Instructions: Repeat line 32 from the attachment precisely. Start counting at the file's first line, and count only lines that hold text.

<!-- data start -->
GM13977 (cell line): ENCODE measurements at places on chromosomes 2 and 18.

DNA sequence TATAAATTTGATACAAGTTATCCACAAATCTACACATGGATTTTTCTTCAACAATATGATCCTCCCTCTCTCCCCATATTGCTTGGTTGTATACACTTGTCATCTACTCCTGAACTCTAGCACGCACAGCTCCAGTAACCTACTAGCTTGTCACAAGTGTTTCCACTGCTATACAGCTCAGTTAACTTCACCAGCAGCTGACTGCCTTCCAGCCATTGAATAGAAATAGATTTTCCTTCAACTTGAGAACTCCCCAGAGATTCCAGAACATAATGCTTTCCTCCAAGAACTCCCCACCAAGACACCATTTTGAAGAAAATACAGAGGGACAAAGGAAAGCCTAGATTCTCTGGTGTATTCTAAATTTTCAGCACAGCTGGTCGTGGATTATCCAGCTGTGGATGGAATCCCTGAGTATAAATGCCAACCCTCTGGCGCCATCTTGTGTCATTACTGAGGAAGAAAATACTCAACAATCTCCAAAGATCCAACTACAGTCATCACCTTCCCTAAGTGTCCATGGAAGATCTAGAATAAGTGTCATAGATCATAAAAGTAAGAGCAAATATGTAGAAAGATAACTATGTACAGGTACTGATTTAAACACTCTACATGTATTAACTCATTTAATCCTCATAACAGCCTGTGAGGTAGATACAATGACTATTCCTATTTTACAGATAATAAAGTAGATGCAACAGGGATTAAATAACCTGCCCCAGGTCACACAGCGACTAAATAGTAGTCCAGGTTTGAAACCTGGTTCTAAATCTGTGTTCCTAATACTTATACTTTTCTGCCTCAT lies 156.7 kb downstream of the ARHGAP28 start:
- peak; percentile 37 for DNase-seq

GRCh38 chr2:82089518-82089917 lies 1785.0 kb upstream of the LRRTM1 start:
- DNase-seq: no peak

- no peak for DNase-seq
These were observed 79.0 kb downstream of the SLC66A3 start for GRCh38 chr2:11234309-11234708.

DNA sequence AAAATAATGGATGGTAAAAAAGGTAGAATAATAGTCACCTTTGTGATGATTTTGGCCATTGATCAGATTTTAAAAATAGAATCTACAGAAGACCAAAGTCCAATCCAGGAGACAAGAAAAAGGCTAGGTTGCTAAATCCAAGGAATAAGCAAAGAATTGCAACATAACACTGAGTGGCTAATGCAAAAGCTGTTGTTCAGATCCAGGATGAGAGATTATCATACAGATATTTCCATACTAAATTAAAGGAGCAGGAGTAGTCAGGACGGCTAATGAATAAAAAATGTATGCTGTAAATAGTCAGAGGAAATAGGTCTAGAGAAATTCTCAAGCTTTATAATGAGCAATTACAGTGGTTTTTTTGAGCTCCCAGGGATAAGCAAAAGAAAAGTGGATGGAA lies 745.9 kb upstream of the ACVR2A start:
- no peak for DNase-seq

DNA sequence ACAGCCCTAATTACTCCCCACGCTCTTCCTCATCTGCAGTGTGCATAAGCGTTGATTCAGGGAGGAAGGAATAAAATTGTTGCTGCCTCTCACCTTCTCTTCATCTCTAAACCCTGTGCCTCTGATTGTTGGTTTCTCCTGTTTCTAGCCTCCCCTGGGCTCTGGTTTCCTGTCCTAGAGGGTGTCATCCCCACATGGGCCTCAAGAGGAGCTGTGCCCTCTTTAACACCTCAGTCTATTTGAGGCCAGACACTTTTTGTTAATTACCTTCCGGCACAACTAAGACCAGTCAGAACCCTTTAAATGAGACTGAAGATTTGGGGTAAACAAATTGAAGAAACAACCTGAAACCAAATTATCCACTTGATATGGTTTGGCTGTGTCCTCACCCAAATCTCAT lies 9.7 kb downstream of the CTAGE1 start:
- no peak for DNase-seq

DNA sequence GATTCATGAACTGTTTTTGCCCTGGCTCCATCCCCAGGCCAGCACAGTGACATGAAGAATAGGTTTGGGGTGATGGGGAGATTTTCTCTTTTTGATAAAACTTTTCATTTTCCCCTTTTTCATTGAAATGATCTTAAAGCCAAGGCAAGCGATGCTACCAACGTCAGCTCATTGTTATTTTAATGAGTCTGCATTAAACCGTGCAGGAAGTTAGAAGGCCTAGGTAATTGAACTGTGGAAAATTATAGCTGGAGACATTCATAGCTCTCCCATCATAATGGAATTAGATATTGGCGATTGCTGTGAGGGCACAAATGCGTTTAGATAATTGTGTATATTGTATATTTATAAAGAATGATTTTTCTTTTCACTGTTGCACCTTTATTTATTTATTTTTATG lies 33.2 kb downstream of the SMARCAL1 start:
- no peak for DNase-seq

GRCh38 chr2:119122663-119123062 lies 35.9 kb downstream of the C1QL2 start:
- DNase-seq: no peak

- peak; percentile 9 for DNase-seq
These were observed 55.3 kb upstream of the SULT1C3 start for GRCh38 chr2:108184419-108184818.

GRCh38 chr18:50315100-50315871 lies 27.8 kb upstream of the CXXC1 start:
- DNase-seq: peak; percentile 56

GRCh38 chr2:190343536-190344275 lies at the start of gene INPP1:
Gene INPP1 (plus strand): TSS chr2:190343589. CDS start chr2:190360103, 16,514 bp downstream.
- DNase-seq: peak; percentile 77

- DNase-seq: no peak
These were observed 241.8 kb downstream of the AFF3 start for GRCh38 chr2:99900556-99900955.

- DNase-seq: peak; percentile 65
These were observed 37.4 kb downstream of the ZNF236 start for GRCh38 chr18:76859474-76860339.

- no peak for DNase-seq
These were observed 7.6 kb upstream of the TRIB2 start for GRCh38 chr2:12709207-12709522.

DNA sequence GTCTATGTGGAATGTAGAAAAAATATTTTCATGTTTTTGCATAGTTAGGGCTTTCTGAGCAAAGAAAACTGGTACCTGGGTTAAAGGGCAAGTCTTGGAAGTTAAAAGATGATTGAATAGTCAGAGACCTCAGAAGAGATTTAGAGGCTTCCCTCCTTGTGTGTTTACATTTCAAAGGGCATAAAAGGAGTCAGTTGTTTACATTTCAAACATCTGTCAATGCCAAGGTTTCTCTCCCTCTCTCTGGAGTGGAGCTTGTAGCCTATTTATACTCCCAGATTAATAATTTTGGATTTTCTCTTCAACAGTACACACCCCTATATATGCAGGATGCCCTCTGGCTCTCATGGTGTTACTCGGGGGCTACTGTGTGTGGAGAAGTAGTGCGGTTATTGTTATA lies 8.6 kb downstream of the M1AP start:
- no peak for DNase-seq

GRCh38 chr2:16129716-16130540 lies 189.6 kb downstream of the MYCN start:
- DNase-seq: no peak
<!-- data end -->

- DNase-seq: no peak